Dan Sugalski wrote:
>At 11:01 AM 9/22/00 -0400, Ben Tilly wrote:
>>Dan Sugalski wrote:
>>>At 06:28 AM 9/22/00 -0400, Ben Tilly wrote:
>>>> THE ARTISTIC LICENSE
>>>> VERSION 2, SEPTEMBER 2000
>>>Given how this looks, I'm tempted to put forth the alternative license:
>>>"The contents of this archive, except for packages in the ext/ directory
>>>explicitly marked otherwise, are placed into the public domain."
>>>But I can see how that might not fly... :)
>>Heh. One of my goals was to find a way to state what I thought
>>was the core feeling of the Artistic License in a sound way.
>>Saying that you are public domain is fine except that it invites
>>every variant to call itself perl, which is something Larry went
>>out of his way to avoid.
>>I think that was very, very wise.
>Perhaps. I'm rather fond of keeping at least some level of control myself,
>but at this point I just don't think that the possible abuses are worth the
>hassles that putting reasonable limits takes, nor the restrictions it would
>possibly place on legit usages.
How many versions can you find of diff, awk, sed, etc?
>You don't, after all, find too many people trying to pass themselves off as
>Shakespeare or Lewis Caroll... :)
True. But over the years we have had oraperl, sybperl, perlex,
mod_perl and friends. Plus at least one port to a new OS which
caused some debate and took work to integrate. Vendors do have
an incentive to just go their own way.
>>>There is one clause I have some issues with, and that's this one:
>>>> 1.4) Intermediate states of the programs and libraries in this
>>>> Package during operation shall fall under the copyrights of
>>>> this License if that is possible after reviewing all
>>>> applicable licenses, agreements, and laws. In particular
>>>> binary images produced using "undump", snapshoting internal
>>>> byte code, or other methods of taking a snapshot of the state
>>>> during operation are likely to be derivative works to which
>>>> this License applies.
>>>The "likely" bit is going to give lawyers fits, but that's a minor
>>That can easily be changed to "may". The point is that we
>>cannot say "will" here.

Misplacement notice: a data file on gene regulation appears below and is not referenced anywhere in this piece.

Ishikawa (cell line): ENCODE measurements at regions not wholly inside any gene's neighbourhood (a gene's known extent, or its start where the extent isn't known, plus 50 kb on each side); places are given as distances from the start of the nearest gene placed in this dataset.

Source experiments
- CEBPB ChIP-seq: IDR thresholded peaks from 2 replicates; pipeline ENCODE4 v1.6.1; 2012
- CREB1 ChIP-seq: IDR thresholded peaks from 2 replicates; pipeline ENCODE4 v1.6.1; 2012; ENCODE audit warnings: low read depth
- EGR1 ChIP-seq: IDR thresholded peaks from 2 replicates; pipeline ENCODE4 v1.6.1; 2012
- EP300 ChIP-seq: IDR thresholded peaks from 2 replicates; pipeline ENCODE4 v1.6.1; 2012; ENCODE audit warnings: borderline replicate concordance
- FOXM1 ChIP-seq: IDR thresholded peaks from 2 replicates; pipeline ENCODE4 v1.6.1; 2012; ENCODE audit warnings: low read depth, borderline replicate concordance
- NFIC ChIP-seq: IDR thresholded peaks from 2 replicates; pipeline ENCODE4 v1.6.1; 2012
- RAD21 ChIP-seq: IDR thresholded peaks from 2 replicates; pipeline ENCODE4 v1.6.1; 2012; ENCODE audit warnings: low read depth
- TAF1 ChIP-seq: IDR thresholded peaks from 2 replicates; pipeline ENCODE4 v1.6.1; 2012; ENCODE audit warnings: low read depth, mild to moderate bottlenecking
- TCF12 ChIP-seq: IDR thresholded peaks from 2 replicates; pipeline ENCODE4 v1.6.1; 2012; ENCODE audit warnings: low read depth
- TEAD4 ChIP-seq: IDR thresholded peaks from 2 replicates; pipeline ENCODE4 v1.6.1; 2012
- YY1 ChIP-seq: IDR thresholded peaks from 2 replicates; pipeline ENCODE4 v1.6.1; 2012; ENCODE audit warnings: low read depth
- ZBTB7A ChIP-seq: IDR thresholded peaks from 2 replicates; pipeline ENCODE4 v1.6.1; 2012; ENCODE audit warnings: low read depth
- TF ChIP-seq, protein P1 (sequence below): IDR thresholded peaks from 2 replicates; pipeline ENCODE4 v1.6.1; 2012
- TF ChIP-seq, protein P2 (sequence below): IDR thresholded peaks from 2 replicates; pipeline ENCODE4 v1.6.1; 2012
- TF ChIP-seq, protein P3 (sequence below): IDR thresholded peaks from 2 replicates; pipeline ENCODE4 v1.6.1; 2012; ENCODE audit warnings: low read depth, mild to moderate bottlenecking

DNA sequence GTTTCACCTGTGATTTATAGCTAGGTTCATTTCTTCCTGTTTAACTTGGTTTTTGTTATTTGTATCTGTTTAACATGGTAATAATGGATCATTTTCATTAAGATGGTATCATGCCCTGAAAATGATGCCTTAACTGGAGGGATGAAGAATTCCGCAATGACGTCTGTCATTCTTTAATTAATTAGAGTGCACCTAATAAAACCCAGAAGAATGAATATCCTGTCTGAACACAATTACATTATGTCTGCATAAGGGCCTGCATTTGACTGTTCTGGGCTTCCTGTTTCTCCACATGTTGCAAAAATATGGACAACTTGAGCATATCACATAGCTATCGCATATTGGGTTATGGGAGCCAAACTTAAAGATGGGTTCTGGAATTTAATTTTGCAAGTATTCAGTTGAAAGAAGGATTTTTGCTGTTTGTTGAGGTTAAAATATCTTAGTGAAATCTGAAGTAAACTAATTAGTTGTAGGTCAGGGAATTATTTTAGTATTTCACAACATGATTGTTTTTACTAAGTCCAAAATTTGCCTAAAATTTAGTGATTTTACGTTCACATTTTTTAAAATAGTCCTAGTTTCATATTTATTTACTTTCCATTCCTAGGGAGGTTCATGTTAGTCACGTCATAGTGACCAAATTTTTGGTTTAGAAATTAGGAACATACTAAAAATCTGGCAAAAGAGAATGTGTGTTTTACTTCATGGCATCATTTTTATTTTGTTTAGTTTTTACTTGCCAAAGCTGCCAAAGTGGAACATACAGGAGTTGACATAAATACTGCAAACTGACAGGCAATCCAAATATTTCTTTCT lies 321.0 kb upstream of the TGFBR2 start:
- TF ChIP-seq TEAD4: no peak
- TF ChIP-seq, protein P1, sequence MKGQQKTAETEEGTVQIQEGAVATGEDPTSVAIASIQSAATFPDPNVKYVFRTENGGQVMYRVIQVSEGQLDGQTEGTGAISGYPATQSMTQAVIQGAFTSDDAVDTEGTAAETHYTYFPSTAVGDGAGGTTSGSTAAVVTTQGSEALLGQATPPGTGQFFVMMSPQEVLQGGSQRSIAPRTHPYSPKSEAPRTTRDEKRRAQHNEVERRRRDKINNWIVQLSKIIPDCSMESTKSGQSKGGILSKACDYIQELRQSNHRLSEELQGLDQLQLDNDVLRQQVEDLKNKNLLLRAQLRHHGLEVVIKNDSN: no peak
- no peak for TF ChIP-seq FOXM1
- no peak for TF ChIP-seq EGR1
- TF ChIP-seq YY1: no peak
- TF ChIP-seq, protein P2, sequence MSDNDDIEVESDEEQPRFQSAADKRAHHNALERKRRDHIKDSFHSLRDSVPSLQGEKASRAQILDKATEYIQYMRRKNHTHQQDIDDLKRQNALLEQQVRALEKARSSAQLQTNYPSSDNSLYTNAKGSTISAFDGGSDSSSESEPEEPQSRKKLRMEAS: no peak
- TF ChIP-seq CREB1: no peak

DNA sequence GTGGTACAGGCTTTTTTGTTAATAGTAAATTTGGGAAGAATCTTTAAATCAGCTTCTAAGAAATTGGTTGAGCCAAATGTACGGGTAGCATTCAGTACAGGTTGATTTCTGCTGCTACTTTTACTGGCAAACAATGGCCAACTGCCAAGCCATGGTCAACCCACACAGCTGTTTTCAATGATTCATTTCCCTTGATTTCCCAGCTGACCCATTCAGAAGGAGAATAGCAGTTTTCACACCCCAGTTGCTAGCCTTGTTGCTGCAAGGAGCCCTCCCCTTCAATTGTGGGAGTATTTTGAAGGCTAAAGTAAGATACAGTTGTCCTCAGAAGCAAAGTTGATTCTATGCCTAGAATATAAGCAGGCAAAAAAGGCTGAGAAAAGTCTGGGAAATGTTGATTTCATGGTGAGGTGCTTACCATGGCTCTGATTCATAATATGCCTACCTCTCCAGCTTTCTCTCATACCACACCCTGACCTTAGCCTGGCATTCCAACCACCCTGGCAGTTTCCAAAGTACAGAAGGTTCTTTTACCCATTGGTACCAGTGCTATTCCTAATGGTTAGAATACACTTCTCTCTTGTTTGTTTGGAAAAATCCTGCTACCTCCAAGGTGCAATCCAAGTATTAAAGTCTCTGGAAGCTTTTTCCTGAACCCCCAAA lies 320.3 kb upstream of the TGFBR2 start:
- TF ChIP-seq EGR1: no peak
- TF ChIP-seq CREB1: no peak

>No, but what we can state is that if the resulting dumped data *does*
>contain things covered by our license then, well, our license holds. :)
>That leaves it up to the users to separate things. (Though we can give
>technical solutions to aid in that separation)
Ah. So our data structures are works of art and therefore must
be covered under our copyrights. :-)
>>I included this provision because of the provision in the current
>>license restricting the use of undump, etc. It is trivial to
>>create a binary version of Perl by running a script that does
>>some pre-processing and then "eval". I presume that the current
>>AL has its language because of fear of exactly that. (A fear that
>>I would guess is based on actual incidents?)
>>Being explicit, the aim is to make 2.8 cover all trivial ways of
>>writing versions of "perl" in Perl.
>I'm not sure we need this, at least not this way. Flat-out saying that an
>binary that contains things covered by the license is covered by the
>license should be sufficient.
OK. So 1.3 and 1.4 should be reworked to say that input, output,
etc is not covered by our copyright unless the output contains
or is based on our internal data structures. And then since any
interesting binary has to do that...?
>>I am not sure I follow the example. If you wrote such a module
>>then the bytecode it spits out is output, not an internal state.
>>Or do you mean that the byte-code it spits out is meant to be
>>a working version of the Perl script? Hmm...
>Well, it works like this.
>Perl the 'interpreter' (or at least core system) will be made up of four
>separate parts, like so:
>+--------+ +-----------+ +--------+ +-------+
>+--------+ +-----------+ +--------+ +-------+
(Question: Can the bytecode keep track of the lex/toke that was
used? Being able to swtich could help in debugging new lex/toke